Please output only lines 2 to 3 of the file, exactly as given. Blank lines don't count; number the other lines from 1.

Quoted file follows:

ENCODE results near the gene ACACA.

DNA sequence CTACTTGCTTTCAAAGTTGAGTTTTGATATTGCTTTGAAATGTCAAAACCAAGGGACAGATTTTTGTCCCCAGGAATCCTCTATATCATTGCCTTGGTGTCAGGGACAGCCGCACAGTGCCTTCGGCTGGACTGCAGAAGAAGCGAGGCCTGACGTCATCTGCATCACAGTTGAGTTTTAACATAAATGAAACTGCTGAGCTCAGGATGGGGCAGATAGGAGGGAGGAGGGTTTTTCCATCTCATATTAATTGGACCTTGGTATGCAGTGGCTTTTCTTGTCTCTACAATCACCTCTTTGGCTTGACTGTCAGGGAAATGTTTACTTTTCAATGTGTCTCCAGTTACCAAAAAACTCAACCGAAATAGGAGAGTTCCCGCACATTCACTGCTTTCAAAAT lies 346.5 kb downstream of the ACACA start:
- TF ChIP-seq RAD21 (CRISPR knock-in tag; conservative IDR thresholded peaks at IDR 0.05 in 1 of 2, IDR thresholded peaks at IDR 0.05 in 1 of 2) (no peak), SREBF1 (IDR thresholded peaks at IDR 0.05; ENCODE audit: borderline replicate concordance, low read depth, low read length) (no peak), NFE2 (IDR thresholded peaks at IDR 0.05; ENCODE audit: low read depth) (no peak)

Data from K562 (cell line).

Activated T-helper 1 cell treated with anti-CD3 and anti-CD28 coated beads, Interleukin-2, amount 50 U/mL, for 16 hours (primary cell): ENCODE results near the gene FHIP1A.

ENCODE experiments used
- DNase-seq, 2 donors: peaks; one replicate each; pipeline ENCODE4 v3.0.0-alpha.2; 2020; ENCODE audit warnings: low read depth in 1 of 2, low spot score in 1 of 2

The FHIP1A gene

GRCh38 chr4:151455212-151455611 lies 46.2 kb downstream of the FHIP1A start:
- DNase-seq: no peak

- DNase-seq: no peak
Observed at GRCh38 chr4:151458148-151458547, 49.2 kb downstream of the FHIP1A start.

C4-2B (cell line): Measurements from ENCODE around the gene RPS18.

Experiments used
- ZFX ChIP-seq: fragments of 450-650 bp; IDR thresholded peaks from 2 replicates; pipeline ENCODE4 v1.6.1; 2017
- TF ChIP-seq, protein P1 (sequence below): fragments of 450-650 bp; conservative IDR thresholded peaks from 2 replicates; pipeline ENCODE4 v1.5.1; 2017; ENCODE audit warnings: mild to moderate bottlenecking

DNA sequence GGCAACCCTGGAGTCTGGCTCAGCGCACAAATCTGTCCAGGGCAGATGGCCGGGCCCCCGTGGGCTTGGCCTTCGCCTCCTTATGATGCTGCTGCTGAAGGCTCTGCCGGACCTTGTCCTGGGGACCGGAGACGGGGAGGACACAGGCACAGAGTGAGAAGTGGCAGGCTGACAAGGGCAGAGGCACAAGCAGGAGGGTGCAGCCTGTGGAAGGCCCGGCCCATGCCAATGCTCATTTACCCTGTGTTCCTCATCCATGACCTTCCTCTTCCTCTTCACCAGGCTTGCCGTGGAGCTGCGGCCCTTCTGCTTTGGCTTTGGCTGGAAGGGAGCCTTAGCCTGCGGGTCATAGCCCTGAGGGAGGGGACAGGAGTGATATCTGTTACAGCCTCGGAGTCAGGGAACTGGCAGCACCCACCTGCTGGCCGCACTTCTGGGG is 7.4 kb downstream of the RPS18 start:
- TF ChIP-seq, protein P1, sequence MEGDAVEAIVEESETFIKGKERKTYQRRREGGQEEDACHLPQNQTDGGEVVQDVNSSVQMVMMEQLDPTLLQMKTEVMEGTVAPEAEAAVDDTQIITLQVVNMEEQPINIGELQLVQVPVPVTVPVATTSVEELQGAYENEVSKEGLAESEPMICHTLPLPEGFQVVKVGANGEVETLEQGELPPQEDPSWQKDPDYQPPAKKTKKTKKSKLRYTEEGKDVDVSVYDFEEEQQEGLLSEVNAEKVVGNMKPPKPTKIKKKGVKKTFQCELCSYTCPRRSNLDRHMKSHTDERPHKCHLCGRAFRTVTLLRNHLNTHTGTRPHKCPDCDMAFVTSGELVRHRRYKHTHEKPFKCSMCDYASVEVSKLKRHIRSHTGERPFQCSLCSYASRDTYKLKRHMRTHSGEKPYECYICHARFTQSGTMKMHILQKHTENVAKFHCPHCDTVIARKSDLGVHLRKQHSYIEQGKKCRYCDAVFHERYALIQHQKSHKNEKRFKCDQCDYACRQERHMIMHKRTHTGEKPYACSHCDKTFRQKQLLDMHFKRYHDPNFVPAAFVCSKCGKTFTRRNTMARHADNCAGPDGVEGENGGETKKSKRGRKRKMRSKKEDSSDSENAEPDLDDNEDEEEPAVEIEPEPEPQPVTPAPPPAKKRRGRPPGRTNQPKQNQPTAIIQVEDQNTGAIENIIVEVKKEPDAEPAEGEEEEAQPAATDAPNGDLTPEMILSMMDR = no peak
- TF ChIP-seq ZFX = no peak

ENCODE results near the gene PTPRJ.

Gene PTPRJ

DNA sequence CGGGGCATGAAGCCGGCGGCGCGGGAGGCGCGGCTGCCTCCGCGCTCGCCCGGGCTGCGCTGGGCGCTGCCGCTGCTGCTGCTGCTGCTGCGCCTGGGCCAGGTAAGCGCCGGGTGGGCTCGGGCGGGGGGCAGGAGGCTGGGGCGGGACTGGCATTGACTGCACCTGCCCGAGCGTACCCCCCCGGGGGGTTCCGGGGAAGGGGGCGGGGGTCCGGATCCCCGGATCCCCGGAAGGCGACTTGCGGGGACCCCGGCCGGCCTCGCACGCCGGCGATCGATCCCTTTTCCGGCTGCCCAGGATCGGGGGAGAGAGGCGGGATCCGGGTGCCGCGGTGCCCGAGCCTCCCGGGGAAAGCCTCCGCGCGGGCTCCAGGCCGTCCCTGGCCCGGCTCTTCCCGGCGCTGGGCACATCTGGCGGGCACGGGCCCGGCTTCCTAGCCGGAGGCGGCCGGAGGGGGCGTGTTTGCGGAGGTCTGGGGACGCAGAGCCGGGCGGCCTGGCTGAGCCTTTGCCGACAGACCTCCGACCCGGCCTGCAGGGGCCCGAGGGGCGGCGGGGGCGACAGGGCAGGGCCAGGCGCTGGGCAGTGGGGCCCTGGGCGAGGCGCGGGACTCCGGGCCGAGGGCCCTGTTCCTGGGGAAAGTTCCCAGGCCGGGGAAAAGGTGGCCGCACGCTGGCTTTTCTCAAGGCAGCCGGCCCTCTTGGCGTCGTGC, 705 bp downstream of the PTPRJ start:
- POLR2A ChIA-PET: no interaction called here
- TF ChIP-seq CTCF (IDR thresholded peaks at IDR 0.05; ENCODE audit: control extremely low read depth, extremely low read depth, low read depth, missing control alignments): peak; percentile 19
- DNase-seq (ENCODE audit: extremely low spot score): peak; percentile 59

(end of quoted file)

DNA sequence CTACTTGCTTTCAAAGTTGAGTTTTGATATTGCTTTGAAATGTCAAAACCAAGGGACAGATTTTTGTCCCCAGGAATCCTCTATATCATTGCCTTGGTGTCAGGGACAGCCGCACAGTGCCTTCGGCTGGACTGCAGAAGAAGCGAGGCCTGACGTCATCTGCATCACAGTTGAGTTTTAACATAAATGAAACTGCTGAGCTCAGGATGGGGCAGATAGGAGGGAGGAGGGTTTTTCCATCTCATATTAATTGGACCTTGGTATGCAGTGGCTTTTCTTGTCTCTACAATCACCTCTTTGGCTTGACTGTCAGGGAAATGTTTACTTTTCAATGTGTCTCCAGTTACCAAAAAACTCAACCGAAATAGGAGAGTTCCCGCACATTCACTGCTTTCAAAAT lies 346.5 kb downstream of the ACACA start:
- TF ChIP-seq RAD21 (CRISPR knock-in tag; conservative IDR thresholded peaks at IDR 0.05 in 1 of 2, IDR thresholded peaks at IDR 0.05 in 1 of 2) (no peak), SREBF1 (IDR thresholded peaks at IDR 0.05; ENCODE audit: borderline replicate concordance, low read depth, low read length) (no peak), NFE2 (IDR thresholded peaks at IDR 0.05; ENCODE audit: low read depth) (no peak)